Home » Indie Games Spotlight – Timely Concerns

Indie Games Spotlight – Timely Concerns

by Campbell Gill
Indie Games Spotlight

Indie Games Spotlight is Goomba Stomp’s biweekly column where we highlight some of the most exciting new and upcoming indie titles. This time around, we have hands-on impressions of an exciting upcoming puzzler, in addition to featuring a diverse bunch of games that ranges from slapstick party games to serious and impactful stories. If you’re looking for new indies to get excited for, there’s sure to be something for you in this spotlight!

Timelie

Staying Punctual with Timelie

Ever feel like there’s just not enough time in the day? Thankfully, Timelie is here to help you manipulate time to your liking. This isometric puzzler gives you the power to reverse time, and after going hands-on with an early build of the game, it’s looking extremely promising.

Timelie is filled with stealth-based puzzles that require you to make the most of every action. By using a sliding bar at the bottom of the screen, you can push time forward and backward, allowing you to maneuver through obstacles and sneak past enemies with ease. There’s no shame in trial and error; instead, you can just rewind time until you create the perfect plan of attack, letting you sneak past an enemy just when it turns its head or cross a chasm just before its bridge collapses.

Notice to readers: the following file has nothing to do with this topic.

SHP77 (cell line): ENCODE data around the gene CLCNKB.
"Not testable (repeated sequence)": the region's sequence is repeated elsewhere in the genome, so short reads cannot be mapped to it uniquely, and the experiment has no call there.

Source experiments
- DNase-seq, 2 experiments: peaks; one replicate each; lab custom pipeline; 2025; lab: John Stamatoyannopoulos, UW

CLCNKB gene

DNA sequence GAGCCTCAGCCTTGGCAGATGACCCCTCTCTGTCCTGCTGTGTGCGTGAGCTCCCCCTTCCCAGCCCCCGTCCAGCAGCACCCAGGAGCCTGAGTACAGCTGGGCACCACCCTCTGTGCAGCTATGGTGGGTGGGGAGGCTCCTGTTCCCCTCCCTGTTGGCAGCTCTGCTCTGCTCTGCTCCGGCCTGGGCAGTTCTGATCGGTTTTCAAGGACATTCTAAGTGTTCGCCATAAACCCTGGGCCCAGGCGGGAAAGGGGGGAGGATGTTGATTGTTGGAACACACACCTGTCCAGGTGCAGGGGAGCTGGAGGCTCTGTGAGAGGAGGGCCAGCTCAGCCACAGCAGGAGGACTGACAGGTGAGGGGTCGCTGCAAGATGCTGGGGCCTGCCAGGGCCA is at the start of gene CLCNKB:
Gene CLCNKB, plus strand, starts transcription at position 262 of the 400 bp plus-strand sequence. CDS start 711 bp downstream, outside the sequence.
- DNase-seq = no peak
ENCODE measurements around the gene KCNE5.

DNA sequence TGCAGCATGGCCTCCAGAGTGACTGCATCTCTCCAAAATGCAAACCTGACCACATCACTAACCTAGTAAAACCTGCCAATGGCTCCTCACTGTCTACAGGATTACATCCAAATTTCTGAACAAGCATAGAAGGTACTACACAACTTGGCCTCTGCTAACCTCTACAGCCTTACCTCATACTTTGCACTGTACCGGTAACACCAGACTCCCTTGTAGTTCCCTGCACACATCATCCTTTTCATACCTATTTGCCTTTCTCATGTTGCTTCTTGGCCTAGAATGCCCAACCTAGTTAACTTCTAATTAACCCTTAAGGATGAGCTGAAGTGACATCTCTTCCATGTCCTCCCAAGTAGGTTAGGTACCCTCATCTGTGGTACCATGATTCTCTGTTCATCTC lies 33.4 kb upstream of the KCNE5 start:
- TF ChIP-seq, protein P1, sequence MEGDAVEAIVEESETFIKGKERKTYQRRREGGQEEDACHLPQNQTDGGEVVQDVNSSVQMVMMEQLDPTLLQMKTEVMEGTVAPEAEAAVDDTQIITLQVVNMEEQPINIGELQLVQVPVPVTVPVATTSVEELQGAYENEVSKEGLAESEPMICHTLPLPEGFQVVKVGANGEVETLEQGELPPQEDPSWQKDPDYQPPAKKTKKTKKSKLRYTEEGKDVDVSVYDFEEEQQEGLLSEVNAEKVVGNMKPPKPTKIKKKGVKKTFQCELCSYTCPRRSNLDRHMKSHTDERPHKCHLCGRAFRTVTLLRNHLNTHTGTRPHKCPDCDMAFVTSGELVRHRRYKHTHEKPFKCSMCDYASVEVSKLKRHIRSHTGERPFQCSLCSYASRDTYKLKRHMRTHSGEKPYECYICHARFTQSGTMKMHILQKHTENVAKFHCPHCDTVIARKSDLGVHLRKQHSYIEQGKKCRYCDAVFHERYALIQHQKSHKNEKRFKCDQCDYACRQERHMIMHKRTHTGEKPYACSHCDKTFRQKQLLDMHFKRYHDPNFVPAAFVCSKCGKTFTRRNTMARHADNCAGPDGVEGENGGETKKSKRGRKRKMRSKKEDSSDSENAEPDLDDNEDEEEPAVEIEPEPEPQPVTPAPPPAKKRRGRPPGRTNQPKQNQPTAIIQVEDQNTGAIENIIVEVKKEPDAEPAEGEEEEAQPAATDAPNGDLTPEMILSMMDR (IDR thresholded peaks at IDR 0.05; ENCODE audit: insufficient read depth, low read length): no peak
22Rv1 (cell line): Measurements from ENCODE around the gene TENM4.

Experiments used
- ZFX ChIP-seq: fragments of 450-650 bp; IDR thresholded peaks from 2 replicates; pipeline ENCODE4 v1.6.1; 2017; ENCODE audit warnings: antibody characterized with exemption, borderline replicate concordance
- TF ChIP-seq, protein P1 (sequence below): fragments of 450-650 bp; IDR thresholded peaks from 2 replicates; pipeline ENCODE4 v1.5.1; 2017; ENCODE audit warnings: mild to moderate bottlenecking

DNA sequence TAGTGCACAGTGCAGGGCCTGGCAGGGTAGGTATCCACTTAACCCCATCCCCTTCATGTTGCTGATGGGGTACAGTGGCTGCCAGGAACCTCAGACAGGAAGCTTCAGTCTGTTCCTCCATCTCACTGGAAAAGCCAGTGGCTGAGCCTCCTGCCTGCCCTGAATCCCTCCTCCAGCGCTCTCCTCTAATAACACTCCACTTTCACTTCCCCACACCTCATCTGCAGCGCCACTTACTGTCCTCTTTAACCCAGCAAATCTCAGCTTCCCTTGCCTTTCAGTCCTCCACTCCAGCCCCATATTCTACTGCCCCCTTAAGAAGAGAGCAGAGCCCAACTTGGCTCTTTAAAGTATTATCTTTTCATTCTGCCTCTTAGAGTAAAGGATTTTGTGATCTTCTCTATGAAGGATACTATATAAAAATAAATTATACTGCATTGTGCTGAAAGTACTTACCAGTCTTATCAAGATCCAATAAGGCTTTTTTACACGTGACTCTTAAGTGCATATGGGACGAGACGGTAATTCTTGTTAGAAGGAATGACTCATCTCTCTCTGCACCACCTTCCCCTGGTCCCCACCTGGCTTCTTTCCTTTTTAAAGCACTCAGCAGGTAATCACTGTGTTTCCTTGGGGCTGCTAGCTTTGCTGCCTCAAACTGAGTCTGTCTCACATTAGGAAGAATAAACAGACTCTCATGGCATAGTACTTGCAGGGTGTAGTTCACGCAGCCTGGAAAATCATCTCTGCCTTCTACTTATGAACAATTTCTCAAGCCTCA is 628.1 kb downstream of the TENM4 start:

Before long, the gameplay gains an extra level of depth with the addition of a second playable character in the form of a mysterious little cat. Puzzles get more and more elaborate as you control two characters at once, almost turning Timelie into a strategy game as you have to meticulously plan your movement across multiple moving parts. It only gets better as more enemies and environmental hazards get added to the mix.

Timelie constantly challenged me to rethink every action I took, and I was soon engrossed in unraveling every mystery it offered. Wrapping its gripping puzzles in surreal 3D visuals and beautiful audio design, Timelie looks like it really should be worth your time when it releases on PC this spring.

Moving Out

Moving Out

In these indoor days, perhaps all you want to do is just leave the house. That’s what Moving Out is all about: it puts you in the role of a certified Furniture Arrangement and Relocation Technician (otherwise known as FART) and tasks you with moving furniture from one room to the next, all while fighting hilariously out-of-control physics.

Of course, moving out isn’t a one-man job, so you can work through the chaos with a total of up to four players in local couch co-op. Characters are zany and, in some cases, not even human (wouldn’t you trust a sentient toaster to be your mover? I know I would). The levels are just as bizarre, ranging from haunted houses to sedated neighborhoods. Moving Out will move into your platform of choice on April 28 – and better yet, there’s a free demo available now on PC and all consoles!

Haven

Finding a Safe Space in Haven